Toronto Blue Jays News

Blue Jays season preview: Three reasons it could go wrong

kmatheson12
Jun 30, 2015; Toronto, Ontario, CAN; Toronto Blue Jays manager John Gibbons (5) takes the ball from starting pitcher Marco Estrada (25) as he changes pitchers during third inning play against Boston Red Sox at Rogers Centre. Mandatory Credit: Dan Hamilton-USA TODAY Sports
Jun 30, 2015; Toronto, Ontario, CAN; Toronto Blue Jays manager John Gibbons (5) takes the ball from starting pitcher Marco Estrada (25) as he changes pitchers during third inning play against Boston Red Sox at Rogers Centre. Mandatory Credit: Dan Hamilton-USA TODAY Sports /
facebooktwitterreddit
Prev
1 of 4
Next
Mandatory Credit: Dan Hamilton-USA TODAY Sports
Mandatory Credit: Dan Hamilton-USA TODAY Sports /

The Toronto Blue Jays enter 2016 as legitimate World Series contenders, but they’ll need to avoid these three traps along the way

On Sunday afternoon in Tampa, Chris Archer will kick and deal to Kevin Pillar and we’ll finally put five months of hypotheticals to rest.

Until then, here is part one of your 2016 Toronto Blue Jays season preview.

The Blue Jays jolted a nation awake in 2015 with a playoff run that ended just short of the World Series stage. Fans will have some new names and faces to familiarize themselves with this season, but in comparison to recent winters, the Blue Jays’ core remains relatively intact.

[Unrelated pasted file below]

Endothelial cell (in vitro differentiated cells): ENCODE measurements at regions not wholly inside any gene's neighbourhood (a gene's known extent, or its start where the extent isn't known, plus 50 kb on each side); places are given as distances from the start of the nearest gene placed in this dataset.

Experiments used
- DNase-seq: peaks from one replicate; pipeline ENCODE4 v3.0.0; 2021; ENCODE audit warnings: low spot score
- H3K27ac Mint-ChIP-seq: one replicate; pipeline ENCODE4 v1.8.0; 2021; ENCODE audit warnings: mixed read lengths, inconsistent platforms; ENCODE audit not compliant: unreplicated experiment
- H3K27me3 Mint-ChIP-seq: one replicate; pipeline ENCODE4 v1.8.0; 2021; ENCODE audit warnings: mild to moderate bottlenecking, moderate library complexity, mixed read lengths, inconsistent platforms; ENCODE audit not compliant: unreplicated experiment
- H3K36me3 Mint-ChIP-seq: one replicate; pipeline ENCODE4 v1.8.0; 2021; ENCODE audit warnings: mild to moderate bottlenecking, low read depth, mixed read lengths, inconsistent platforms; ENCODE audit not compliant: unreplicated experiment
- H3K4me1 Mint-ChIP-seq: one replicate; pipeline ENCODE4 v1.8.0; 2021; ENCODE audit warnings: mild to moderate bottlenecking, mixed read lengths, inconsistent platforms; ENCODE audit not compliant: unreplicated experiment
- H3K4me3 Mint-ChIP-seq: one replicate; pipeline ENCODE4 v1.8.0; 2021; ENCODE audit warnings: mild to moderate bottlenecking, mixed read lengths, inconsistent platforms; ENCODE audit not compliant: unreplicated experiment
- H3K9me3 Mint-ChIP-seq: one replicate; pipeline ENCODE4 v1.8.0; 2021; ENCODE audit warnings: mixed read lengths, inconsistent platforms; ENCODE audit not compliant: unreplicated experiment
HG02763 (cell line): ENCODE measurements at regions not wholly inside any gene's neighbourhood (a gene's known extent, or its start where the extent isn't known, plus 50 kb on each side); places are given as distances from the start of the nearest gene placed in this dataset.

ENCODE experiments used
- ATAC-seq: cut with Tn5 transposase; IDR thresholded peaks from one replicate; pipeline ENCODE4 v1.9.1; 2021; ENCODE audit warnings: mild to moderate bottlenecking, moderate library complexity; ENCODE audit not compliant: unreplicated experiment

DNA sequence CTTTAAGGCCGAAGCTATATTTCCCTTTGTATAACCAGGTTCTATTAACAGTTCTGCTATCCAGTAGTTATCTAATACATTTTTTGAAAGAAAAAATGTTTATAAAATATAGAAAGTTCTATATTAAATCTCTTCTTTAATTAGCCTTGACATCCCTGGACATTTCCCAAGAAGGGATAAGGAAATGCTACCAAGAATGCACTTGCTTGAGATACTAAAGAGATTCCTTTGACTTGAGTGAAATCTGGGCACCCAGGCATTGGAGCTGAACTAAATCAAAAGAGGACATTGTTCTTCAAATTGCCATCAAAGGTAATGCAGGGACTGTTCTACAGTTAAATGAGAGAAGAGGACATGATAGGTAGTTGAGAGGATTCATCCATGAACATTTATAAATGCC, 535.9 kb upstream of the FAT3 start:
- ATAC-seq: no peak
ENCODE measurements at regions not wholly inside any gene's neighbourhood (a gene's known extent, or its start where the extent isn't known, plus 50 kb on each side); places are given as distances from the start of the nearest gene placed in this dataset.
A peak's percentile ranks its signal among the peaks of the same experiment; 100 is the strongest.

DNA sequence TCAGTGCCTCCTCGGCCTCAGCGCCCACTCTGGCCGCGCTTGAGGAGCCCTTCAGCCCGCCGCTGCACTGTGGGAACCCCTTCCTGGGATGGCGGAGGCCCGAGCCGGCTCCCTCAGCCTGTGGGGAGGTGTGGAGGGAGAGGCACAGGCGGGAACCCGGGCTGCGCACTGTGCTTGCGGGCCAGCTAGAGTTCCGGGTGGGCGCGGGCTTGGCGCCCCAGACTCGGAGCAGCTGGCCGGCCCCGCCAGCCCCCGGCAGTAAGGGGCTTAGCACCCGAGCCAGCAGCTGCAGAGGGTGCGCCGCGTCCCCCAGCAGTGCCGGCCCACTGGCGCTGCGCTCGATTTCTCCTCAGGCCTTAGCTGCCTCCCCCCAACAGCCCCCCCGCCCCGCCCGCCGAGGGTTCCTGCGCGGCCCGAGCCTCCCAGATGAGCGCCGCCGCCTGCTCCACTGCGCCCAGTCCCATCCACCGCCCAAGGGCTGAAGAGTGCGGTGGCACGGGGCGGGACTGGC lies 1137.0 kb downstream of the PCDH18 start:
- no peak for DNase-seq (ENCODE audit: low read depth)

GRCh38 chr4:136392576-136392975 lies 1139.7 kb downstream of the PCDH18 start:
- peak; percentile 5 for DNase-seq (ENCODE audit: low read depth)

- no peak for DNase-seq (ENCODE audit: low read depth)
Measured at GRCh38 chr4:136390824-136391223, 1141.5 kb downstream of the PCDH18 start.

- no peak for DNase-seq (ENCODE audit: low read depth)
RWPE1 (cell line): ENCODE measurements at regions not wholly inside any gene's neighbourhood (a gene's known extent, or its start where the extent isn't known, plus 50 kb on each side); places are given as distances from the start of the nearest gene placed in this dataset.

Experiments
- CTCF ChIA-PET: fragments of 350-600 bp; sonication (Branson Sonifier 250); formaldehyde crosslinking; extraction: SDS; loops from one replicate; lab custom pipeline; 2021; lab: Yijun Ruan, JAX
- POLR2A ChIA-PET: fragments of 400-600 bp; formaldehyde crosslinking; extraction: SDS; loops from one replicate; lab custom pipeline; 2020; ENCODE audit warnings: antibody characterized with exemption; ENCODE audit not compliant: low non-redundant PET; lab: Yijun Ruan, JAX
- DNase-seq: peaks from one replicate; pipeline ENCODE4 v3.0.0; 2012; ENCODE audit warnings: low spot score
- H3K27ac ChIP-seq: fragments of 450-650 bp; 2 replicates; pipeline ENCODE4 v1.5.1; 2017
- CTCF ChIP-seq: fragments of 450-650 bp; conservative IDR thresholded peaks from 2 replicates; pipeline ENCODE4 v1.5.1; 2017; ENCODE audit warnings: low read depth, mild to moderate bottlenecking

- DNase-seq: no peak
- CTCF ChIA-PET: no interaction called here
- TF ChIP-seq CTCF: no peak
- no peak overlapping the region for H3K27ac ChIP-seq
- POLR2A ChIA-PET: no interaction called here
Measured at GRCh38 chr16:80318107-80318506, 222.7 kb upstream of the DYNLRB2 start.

For all the optimism surrounding this team, we unfortunately cannot ignore the challenges that await the Blue Jays over these next six months. (Tomorrow we’ll look at five reasons the 2016 season could all go right for the Blue Jays. It’s a greater number than these three reasons for worry, as sensationalizing these for the sake of even numbers benefits neither your or I).

In season’s past, the Blue Jays have fallen victim to the most common stumbling block in baseball: depth. While the Bostons and New Yorks of the world were able to trot out MLB-calibre players from their bench and triple-A squads, the Blue Jays often could not keep pace. Instead, fans were greeted with a steady stream of names that sent them a-Googling.

Now, Toronto enters a season with last year’s opening day starter stashed away at triple-A. Not without reason, of course, but the new regime of Mark Shapiro and Ross Atkins have consciously addressed the Blue Jays depth over the past several months.

In doing this, the Blue Jays have obviously missed out on the sexy names.

No David Price. No repeat of last offseason’s Josh Donaldson trade. Come June and July, however, when the Jays can roll out MLB-level talent with their eighth starter and fifth or sixth outfielder, the strategy will look a little clearer.

So let’s dive in. We’re still a little early in the season to be cynical, so instead of calling these the three reasons it could all go wrong in 2016, let’s call them “three factors to keep an awfully close eye on.”

First up, a focused look at two positions the Blue Jays need to remain healthy at…

Next: No. 3: One arm and one bat that need to stay off the D.L.

facebooktwitterreddit